The Consequentialist Nature of Economic Analysis
This chapter presents welfare economics and its consequentialist nature. It first discusses the main features of positive and normative economic analysis and the meaning of “consequentialism.” It then analyzes the deontological critique of consequentialism, specifically consequentialism's lack of constraints on attaining the best outcomes. It critically examines various attempts at defending consequentialism in general, and welfare economics in particular, against this critique. It concludes that all of the attempts to downplay, deny, or circumvent the deontological critique are doomed to failure. The responses that come closest to actually addressing the critique do so by endorsing deontological constraints (and options) on the factoral level. They imply that agents and policy-makers should only strive to attain the overall best outcomes subject to constraints and that agents sometimes have options not to attain the best outcomes.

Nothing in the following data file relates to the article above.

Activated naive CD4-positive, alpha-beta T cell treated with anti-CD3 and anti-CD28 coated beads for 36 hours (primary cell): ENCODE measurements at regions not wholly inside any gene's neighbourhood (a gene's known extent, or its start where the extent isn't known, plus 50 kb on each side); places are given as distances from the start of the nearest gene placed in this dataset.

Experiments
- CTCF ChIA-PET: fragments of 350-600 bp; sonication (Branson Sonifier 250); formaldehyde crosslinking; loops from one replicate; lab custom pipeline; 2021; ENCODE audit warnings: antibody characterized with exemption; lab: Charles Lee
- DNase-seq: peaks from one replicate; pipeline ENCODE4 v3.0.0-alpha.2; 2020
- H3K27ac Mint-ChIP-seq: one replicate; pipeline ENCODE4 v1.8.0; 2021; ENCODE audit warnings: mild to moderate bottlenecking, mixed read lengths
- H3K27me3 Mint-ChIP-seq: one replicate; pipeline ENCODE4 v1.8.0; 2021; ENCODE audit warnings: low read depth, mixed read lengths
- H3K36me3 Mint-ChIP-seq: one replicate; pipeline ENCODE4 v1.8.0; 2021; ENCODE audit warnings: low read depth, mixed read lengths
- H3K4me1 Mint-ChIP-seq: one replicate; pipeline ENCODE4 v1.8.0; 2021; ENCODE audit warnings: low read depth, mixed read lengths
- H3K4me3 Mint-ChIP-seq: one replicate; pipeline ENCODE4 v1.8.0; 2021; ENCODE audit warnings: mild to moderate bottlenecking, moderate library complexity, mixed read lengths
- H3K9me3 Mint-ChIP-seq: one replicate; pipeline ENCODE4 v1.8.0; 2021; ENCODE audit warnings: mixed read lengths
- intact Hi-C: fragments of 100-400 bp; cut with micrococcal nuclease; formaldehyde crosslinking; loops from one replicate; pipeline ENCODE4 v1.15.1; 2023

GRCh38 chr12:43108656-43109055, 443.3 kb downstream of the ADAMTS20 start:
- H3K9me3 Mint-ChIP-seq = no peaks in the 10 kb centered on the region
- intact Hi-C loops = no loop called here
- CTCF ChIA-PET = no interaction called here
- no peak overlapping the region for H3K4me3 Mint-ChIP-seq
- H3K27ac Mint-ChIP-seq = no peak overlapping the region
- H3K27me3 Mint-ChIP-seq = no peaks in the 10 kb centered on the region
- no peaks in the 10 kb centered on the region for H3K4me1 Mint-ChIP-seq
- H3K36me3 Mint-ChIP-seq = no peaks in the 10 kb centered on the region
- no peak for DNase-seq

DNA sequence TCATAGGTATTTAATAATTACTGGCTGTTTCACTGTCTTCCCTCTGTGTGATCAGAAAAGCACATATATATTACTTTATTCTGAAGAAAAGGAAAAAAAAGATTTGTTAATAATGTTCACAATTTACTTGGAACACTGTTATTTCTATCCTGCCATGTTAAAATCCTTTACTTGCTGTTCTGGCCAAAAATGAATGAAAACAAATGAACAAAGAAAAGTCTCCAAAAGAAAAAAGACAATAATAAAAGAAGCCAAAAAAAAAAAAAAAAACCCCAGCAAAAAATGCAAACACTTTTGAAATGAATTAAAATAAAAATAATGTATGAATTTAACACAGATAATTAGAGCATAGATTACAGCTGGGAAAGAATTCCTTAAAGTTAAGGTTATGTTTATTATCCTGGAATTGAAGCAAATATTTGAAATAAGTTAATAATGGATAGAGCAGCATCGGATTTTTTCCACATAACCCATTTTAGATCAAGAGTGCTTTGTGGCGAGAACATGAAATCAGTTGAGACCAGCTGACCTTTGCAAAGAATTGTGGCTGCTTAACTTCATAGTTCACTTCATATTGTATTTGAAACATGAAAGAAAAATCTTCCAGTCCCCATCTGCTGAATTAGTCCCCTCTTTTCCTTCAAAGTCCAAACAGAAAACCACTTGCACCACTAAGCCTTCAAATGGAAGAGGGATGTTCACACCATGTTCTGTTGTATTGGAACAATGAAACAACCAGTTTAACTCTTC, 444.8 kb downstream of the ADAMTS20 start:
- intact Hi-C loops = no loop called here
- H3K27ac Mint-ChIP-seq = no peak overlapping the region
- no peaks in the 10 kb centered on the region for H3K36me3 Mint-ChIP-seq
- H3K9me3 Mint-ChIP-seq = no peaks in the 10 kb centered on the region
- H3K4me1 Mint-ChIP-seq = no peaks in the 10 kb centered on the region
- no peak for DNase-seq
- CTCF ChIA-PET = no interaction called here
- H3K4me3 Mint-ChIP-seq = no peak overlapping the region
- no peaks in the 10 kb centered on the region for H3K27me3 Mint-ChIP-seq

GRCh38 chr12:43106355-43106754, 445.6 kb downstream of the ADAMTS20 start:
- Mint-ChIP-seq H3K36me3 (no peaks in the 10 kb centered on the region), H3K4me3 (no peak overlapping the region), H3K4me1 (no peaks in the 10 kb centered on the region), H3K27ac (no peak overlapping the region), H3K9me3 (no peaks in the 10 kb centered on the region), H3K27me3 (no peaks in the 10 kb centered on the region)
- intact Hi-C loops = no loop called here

Oxford Scholarship Online requires a subscription or purchase to access the full text of books within the service. Public users can however freely search the site and view the abstracts and keywords for each book and chapter.
If you think you should have access to this title, please contact your librarian.